The U.S-Korea Institute at SAIS, the Sejong Society of Washington, DC , and the Korean American Sharing Movement (KASM) invite you to participate in a unique opportunity to engage with North Korean defector students. The students currently attend universities in South Korea and are visiting Washington, D.C. to participate in the 2015 Washington Leadership Program organized by KASM.

This simulation assumes reunification has already occurred on the Korean Peninsula. Sejong Society and KASM participants will be divided into five groups representing a specific issue within a unified Korean government: Education, Internal Security, Foreign Affairs, Economic Development, and Domestic Politics. Each group will be responsible for identifying various problems and challenges that a unified government might encounter, propose solutions, and present their final ideas to all participants. In the RSVP form below, please indicate your two preferred groups.

This event will allow participants to experience first-hand the unique challenges involved in building a new society through integration and careful planning, and to learn strategies for building consensus.We encourage innovative thinking in developing solutions to potential challenges in a post-reunification scenario.

Friday, July 10th
6:00 – 8:30 p.m.
Room 500
Bernstein-Offit Building,
Johns Hopkins SAIS  

1717 Massachusetts Avenue NW
Washington, D.C. 20003

Light dinner will be served 6:00 – 6:30 p.m.

Please RSVP here: http://uskoreainstitute.org/events/solutions/

Communications Internships

The US-Korea Institute at SAIS is currently seeking 1-2 Communications interns. Tasks will include such activities as web content management/updates (multiple websites), social media management, media tracking, writing media advisories and event briefs, email newsletter management, event material preparation, and more.

A successful candidate should have superior writing and editing skills (in English), some copywriting experience a plus, with an eye for design, and should have some experience in the following programs: Adobe Photoshop, InDesign and Illustrator; WordPress (or other web content management systems); social media platforms including Facebook, Twitter, and LinkedIn (forums).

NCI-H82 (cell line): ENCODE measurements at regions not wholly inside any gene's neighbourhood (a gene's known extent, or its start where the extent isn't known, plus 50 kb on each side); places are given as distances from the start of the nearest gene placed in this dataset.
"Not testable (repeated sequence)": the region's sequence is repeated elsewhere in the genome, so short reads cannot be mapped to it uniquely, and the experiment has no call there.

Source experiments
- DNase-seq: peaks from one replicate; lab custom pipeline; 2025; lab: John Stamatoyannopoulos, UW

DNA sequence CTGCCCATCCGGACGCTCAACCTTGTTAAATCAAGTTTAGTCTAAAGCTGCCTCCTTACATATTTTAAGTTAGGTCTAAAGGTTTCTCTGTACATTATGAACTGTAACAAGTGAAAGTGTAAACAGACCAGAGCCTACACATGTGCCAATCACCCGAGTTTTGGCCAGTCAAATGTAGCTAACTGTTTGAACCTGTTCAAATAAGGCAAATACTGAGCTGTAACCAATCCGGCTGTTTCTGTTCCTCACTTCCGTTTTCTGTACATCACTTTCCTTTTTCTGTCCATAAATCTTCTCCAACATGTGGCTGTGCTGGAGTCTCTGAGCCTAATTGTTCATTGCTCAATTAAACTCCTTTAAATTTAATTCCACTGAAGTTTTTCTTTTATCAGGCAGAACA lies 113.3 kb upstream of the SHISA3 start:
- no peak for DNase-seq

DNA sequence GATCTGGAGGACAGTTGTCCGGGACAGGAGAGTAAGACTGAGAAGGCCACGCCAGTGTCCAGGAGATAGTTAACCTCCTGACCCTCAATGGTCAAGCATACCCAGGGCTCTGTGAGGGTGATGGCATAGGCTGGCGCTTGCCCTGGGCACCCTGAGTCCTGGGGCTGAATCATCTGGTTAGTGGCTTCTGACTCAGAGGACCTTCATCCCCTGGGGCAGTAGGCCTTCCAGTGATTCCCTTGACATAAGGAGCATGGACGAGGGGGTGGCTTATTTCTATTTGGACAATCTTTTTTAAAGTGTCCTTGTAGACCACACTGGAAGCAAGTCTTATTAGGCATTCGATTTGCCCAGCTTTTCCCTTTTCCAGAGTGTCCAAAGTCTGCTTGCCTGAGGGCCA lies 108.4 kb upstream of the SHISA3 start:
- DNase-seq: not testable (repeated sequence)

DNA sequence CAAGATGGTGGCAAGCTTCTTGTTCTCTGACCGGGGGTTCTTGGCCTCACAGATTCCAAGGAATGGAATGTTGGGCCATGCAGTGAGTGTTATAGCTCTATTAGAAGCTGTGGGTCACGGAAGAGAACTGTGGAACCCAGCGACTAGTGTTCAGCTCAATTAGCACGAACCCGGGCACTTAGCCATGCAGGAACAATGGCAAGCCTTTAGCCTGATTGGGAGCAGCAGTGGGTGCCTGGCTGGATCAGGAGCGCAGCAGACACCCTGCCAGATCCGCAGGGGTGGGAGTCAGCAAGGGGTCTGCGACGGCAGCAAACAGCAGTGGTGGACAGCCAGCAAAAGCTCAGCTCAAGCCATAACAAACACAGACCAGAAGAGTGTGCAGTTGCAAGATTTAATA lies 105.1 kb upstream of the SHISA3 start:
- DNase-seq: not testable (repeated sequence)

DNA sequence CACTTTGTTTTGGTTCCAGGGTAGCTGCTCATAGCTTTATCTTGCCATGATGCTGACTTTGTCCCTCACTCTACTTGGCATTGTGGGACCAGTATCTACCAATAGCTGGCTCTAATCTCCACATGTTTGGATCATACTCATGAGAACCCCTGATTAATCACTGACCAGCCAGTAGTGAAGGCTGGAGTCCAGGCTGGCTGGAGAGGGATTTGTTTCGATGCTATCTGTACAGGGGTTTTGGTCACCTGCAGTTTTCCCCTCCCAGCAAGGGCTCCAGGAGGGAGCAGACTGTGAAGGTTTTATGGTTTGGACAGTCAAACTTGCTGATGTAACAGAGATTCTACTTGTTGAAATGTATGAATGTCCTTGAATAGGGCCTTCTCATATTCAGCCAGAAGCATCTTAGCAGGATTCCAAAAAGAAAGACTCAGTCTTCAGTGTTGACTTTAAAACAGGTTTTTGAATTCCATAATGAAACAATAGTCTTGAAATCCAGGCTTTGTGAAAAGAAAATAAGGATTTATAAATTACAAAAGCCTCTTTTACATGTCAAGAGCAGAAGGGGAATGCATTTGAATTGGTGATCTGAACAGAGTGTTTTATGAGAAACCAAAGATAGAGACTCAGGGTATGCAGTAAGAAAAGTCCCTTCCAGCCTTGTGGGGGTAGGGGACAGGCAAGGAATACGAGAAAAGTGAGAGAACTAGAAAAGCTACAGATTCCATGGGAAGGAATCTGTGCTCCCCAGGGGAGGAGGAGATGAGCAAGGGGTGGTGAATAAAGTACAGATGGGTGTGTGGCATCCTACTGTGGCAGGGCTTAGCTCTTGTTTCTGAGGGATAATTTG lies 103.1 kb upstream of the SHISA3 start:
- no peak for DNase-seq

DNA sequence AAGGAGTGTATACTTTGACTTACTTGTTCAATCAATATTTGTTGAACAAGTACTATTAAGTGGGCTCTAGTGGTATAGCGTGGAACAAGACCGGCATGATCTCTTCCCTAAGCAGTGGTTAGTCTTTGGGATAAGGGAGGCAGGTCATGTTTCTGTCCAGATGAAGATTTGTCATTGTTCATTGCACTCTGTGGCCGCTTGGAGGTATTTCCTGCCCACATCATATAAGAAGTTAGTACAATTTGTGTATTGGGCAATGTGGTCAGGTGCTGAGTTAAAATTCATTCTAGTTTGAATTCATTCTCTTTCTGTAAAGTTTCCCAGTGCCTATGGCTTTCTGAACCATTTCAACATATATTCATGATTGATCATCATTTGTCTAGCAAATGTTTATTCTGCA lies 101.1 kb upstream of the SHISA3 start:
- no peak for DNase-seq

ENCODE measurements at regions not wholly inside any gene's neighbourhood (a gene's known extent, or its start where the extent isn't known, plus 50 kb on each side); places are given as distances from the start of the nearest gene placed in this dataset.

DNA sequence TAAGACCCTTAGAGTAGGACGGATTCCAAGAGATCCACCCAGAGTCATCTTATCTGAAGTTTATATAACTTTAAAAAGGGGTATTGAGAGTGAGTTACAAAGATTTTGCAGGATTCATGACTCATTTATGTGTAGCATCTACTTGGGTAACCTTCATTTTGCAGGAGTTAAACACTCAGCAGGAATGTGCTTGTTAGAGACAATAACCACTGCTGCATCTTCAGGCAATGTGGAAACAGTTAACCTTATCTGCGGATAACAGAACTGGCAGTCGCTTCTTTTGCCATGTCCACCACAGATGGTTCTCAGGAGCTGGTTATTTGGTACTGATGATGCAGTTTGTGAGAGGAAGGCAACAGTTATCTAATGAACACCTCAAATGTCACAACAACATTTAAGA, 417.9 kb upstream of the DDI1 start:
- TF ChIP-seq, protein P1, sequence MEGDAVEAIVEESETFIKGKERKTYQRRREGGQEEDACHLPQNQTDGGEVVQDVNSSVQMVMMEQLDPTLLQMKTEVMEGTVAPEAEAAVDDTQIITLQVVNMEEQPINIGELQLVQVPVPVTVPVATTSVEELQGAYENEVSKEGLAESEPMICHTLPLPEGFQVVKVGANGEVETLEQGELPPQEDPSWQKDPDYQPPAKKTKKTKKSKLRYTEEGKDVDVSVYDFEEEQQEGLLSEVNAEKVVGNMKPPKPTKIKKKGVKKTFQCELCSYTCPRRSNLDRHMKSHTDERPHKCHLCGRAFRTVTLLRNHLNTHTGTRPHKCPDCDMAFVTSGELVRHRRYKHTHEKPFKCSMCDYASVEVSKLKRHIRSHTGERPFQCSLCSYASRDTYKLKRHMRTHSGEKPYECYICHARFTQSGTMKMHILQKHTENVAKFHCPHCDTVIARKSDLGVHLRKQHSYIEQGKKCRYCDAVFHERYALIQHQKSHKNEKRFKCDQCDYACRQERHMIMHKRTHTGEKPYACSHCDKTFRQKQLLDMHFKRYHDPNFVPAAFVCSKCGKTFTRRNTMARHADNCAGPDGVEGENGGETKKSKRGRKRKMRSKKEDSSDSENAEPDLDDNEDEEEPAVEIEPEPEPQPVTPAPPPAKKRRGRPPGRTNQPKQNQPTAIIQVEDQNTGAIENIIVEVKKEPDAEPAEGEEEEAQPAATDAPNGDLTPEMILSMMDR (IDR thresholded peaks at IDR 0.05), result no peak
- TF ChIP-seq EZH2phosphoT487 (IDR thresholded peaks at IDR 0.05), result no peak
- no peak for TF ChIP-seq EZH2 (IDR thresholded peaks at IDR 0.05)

USKI internships are unpaid and interns are expected to work at least 4 days a week.

To apply, please email cover letter, resume and short writing sample to Jenny Town, Assistant Director at jtown2@jhu.edu. Only those chosen for interview will be contacted. No phone calls please.

Summer Program & Research Internships

The US-Korea Institute at SAIS is currently seeking program and research interns. Multiple positions are open and duties will vary. Some current areas of research include: North Korea political, economic, and social development, North Korean WMD issues, US-ROK nuclear cooperation, US-ROK cooperation in Southeast Asia, US-ROK cooperation nuclear security, US foreign policy to both Koreas, energy security cooperation in Northeast Asia, ROK renewable energy policies, and more.

Interns generally are asked to do a variety of tasks including research assistance, event attendance and reporting, logistical support for events and projects, and other things as necessary. They may work with USKI staff and/or Visiting Scholars on various projects.

Successful candidates should have an interest in Korea and/or East Asia policy and be at least a sophomore in college or higher; graduate students and post-grads are encouraged to apply. Foreign language skills are a plus, but not necessary. Strong writing and editing skillls are preferred. Must be able to multitask, prioitize, meet deadlines, and work well both independently and in small groups.

USKI internships are unpaid and interns are expected to work at least 4 days a week.

To apply, please email cover letter, resume and short writing sample to Jenny Town, Assistant Director at jtown2@jhu.edu. Only those chosen for interview will be contacted. No phone calls please.

Book Launch: The Two Koreas (Revised & Updated)

The US-Korea Institute at SAIS invites you to join us for the DC book launch for the revised edition of The Two Koreas: A Contemporary History. Korea uber-analyst and author Robert Carlin discusses the re-release of what many consider the foremost book on modern Korea, Don Oberdorfer’s The Two Koreas. Carlin wrote the updated foreward, bringing this arresting publication, loved by university students, business leaders and public alike, to a new generation of readers. Carlin will discuss the changes on the Korean Peninsula since the publication’s initial release, the publication’s continued relevance, and his labor of love saluting Van Fleet awardee and famed journalist Obderdorfer.

Book signing and reception to follow discussion. Copies of the book will be available for purchase from Politics & Prose. This event is free and open to the public.

Thursday, December 12, 2013
6:00 – 7:30 pm
Bernstein-Offit Building, Room 500
1717 Massachusetts Ave, NW
Washington, DC
PLEASE RSVP HERE.